In a city that seems to be hit by worse financial storms than even Sandy, Atlantic City is seeing yet another land casino hit a reef: Caesars Showboat has announced it will officially close on August 31. According to Caesars Entertainment, the Showboat is showing the worst performance of its four Atlantic City casino entities, and as such, its demise is imminent.
“While we regret the impact that this decision will have on our Showboat associates, we believe this is a necessary step to help stabilize our business in Atlantic City and support the viability of our remaining operations in the vicinity,” said Caesars CEO Gary Loveman in an issued statement. “Since 2006, revenue in Atlantic City has declined by more than $3 billion and competition in the city has increased. The dynamic in Atlantic City has led us to the difficult but necessary decision to close Showboat.
“We sincerely appreciate the service, dedication and professionalism shown by the employees of the Showboat over the years to provide our customers with incredible experiences,” Loveman added.
Showboat Makes Three
It’s been a tough year for New Jersey’s beachside resort and its casinos; in January, the iconic Atlantic Club closed after several purchasing attempts went south, and just this month, the once-much-touted Revel announced official bankruptcy proceedings with the very real possibility that it, too, may close, if no buyer steps up in the near future.
For the city’s casino workers, this latest news, not surprisingly, did not sit well.
“I’m heartbroken and angry, too angry to respond in an effective way,” said Local 54 Unite-HERE casino worker’s union president Bob MCDevitt. When Caesars announced its plan to present Showboat employees with warning pink slips late last week, McDevitt minced no words, claiming the casino was indeed profitable and calling the potential closure “criminal.”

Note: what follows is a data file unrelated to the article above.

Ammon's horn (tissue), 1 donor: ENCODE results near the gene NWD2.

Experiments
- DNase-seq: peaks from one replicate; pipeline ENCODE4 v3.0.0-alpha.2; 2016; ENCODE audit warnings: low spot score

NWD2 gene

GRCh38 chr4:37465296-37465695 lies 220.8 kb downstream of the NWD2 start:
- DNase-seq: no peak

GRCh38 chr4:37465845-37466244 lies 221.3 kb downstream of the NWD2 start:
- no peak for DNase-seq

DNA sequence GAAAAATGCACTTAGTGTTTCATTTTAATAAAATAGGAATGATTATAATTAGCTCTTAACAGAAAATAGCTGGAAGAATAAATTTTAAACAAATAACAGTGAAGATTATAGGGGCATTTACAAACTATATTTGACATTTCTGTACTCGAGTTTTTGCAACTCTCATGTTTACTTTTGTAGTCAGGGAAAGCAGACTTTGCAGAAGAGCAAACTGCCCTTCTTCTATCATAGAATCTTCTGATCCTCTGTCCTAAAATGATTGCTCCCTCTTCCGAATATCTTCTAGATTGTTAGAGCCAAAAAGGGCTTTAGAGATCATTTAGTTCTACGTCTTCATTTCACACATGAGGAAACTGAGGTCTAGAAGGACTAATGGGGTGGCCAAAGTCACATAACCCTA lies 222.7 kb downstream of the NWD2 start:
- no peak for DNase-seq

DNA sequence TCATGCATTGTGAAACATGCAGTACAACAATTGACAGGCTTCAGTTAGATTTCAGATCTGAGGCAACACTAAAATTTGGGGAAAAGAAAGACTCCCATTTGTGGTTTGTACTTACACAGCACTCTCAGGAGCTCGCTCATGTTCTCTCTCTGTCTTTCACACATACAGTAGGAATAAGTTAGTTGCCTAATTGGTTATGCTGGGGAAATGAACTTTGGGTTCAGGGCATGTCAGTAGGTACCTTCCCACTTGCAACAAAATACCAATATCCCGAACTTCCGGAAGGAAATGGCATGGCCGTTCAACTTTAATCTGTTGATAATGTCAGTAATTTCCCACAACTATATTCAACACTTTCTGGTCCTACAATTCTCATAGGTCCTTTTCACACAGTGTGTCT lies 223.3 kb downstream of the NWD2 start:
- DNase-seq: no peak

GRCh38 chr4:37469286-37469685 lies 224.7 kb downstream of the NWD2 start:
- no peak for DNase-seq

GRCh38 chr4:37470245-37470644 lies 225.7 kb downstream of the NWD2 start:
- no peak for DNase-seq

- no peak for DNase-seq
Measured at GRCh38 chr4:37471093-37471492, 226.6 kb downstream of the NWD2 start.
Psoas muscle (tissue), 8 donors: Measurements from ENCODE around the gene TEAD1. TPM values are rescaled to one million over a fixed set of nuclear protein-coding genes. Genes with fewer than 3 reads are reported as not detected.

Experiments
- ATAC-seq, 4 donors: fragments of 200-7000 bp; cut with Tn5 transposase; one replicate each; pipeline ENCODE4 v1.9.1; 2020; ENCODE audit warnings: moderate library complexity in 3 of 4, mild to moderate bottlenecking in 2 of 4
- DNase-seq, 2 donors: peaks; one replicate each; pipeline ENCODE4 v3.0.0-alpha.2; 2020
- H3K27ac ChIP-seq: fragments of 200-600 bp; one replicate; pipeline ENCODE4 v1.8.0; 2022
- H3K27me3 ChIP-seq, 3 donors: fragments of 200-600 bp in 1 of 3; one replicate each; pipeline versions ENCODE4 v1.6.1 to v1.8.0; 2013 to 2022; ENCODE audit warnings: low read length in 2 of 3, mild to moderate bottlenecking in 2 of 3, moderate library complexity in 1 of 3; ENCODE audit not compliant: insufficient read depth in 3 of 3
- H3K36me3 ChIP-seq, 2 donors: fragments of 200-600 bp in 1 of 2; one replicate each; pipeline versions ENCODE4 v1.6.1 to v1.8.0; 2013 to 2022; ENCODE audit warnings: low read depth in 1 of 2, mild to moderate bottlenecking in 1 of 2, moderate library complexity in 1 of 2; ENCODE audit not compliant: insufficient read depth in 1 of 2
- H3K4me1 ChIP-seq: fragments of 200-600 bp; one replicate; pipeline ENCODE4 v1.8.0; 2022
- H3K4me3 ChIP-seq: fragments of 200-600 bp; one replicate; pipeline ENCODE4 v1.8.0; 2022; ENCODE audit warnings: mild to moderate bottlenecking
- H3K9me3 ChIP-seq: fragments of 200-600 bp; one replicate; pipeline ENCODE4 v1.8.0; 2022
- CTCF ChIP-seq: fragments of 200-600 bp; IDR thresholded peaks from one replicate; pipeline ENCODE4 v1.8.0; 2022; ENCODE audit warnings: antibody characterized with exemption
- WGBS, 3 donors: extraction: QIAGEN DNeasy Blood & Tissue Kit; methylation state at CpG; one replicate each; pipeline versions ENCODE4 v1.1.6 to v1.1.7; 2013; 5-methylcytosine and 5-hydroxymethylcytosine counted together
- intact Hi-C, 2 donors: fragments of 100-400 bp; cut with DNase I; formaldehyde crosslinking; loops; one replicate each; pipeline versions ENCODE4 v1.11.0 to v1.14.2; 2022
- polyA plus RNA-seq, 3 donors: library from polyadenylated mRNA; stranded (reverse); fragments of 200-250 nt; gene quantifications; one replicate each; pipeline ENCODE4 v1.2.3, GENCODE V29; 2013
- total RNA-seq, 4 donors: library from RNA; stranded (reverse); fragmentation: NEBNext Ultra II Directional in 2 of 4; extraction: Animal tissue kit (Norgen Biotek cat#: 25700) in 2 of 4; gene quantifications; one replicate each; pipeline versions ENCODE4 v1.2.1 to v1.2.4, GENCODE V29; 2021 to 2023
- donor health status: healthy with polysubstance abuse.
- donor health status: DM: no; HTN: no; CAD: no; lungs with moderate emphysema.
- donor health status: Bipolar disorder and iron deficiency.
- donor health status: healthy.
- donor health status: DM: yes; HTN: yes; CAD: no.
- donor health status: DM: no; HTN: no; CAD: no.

Loveman says Caesars will help the Showboat’s 2,100 casino workers find new jobs with other company properties, either in Atlantic City or in other US cities where the conglomerate operates business.
Atlantic City mayor Don Guardian was a tad more neutral in his reaction to the shut down announcement.
“I’m partnering with the businesses that remain in Atlantic City. I’m sorry that the Showboat is shutting down,” the mayor said.
The consensus seems to be that there are simply too many casinos in Atlantic City; that the market is over saturated and unsustainable, and that it is being damaged further by competition from casinos in neighboring states. Pennsylvania, which introduced legal casino gambling in the mid-noughties, has now supplanted its neighbor as the second biggest casino gaming market in the US, after Nevada. New Jersey has lost 40 percent of its revenue since 2006.
Meanwhile, the expansion of casino gambling in New York State will hit New Jersey even harder, with 12 percent of New Jersey gamblers saying, in a recent survey, that they will take their business to New York once the new casinos open there. Caesars, which shut down Harrahs Tunica at the beginning of the month, had hinted at a possible closure in Atlantic City, too. Despite the fact that the Showboat is profitable, unlike Revel and the Atlantic Club, the casino is being sacrificed in order to free up a little room in the market, including Caesars’ own three other Atlantic City casinos.
While it’s true that the Showboat was still in the black for Q1 of 2014, its books showed a drastic drop from the same time period last year. While first quarter 2013 brought in some $8.5 million in gross operating profits, this year’s equivalent time period only showed a just-under $2 million profit level. Moreover, out of the city’s 11 existing casino properties, Showboat came in at Number Seven in profitability, with a $66.2 million take so far this year; that’s a 16 percent nosedive from the same timeframe last year.
The Mardi Gras-themed Showboat opened in 1987 and was purchased by Caesars in 1998. It’s the smallest of Caesars’ Atlantic City properties in terms of net revenue, but it also has relatively low operating costs. Bally’s, by comparison, is far more expensive to run and showed a loss of $1.6 million over the same period.
The casino is expected to remain open and operating through to the August 31 shutdown, after which time gamblers will be helped with moving to other city properties, according the Loveman.